I blog at www.ryderislington.wordpress.com and I love to hear from readers so I make my email public. It’s ryderislington@yahoo.com

For the full interview with Ryder, stay tuned for the return of our free newsletter The Modern Reader! It was gone for a while but now it’s back! Quarterly issues will come out April 30, August 31, and December 31.

Meanwhile, follow Ryder on her tour of the ‘Net and learn more about her and Ultimate Justice!

Ryder’s Blog Tour Schedule – January 2012:

Monday 16th     Peg Herring –   Review: Ultimate Justice, A Trey Fontaine Mystery     

Tuesday 17th    Nancy Hinchliff –  Article: Psychological Drama

Wednesday 18th   Savvy Authors at www.savvyauthors.com –  Article: Giving Your Characters Character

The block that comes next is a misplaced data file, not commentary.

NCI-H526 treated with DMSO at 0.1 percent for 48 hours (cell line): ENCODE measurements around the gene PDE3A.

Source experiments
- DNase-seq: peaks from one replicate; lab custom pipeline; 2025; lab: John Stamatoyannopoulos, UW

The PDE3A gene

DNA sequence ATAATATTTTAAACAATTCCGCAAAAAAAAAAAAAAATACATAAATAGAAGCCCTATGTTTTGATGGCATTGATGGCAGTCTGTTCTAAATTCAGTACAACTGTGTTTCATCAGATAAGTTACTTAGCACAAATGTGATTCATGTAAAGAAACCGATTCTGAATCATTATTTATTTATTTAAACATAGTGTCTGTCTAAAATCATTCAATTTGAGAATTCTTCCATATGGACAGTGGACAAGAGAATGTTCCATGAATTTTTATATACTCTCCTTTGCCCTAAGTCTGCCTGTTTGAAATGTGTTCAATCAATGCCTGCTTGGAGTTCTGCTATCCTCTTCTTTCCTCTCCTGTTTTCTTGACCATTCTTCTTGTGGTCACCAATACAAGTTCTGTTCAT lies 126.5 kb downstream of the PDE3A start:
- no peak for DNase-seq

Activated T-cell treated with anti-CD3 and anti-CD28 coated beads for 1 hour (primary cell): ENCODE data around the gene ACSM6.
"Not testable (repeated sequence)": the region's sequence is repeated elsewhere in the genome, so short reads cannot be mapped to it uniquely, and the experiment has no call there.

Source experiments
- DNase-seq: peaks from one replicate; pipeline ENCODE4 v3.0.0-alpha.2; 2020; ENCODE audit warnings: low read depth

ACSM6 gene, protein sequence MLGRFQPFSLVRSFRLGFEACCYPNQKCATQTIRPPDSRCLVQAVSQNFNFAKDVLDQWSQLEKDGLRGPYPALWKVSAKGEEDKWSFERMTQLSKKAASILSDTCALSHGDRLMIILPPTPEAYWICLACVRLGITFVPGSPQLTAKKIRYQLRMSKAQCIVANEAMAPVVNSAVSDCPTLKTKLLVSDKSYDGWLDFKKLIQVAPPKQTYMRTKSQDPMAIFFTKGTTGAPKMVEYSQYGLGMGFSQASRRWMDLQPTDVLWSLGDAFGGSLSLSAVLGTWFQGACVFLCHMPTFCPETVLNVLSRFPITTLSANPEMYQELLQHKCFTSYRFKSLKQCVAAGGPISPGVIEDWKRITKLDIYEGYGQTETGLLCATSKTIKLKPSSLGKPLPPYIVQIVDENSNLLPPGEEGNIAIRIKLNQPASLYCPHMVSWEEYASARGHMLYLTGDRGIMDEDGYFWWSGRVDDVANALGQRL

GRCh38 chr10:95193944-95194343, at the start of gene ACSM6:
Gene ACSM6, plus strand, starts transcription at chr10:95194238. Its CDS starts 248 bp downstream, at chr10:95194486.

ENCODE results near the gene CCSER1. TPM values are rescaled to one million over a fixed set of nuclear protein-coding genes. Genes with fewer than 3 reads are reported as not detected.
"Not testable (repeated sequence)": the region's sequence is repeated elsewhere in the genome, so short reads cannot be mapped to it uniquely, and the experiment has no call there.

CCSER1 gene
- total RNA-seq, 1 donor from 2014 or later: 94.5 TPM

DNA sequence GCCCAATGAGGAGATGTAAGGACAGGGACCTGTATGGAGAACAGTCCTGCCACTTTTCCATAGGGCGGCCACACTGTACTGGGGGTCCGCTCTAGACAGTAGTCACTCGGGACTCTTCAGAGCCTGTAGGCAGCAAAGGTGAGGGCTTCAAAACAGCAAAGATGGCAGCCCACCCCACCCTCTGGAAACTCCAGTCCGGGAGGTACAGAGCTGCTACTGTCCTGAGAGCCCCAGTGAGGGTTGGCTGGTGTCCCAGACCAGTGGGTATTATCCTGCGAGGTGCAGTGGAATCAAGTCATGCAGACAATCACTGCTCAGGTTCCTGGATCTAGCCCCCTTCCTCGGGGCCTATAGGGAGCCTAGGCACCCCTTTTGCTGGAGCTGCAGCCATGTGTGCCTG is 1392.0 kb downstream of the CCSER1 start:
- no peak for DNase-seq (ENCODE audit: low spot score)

Wednesday 18th   Alex C. Telander –   Article: The Other Character: Setting

Wednesday 18th  Nancy Lauzon – Review:  Ultimate Justice, A Trey Fontaine Mystery

Thursday 19th    Marilyn Meredith –  Article: What Inspired Ultimate Justice

Friday 20th    Christine Hughes – Article: Creating a New Genre

Friday 20th  AuthorIsland – Article: Writing Mystery and Crime

Saturday 21st  Kathleen Kaska – Article: What is Voice?

Sunday 22nd   Komal Mansoor – Article: Think Big for Success

Monday 23rd  Bigi  –    Article: Revisions

Tuesday 24th  Liv Raincourt – Interview

Wednesday 25th  Pandora (Dora) Poikilos –  Article: What Writing is to Me

Thursday 26th   Lori Cronwell –  Article: Publishers and Agents and Editors, Oh My! The Horror

Friday 27th  Nicole Morgan  –  Article: Developing the Story Behind the Book

Saturday 28th   Pat Brown –   Article: Creating Diverse Characters

Sunday 29   Kat Duncan  –  Article: Including Violent Crime in Your Writing

Monday 30  Kayelle Allen – Article: Curling Up With a Good Book

Tuesday 31  Mona Karel –   Article:  Creation of a Mystery Writer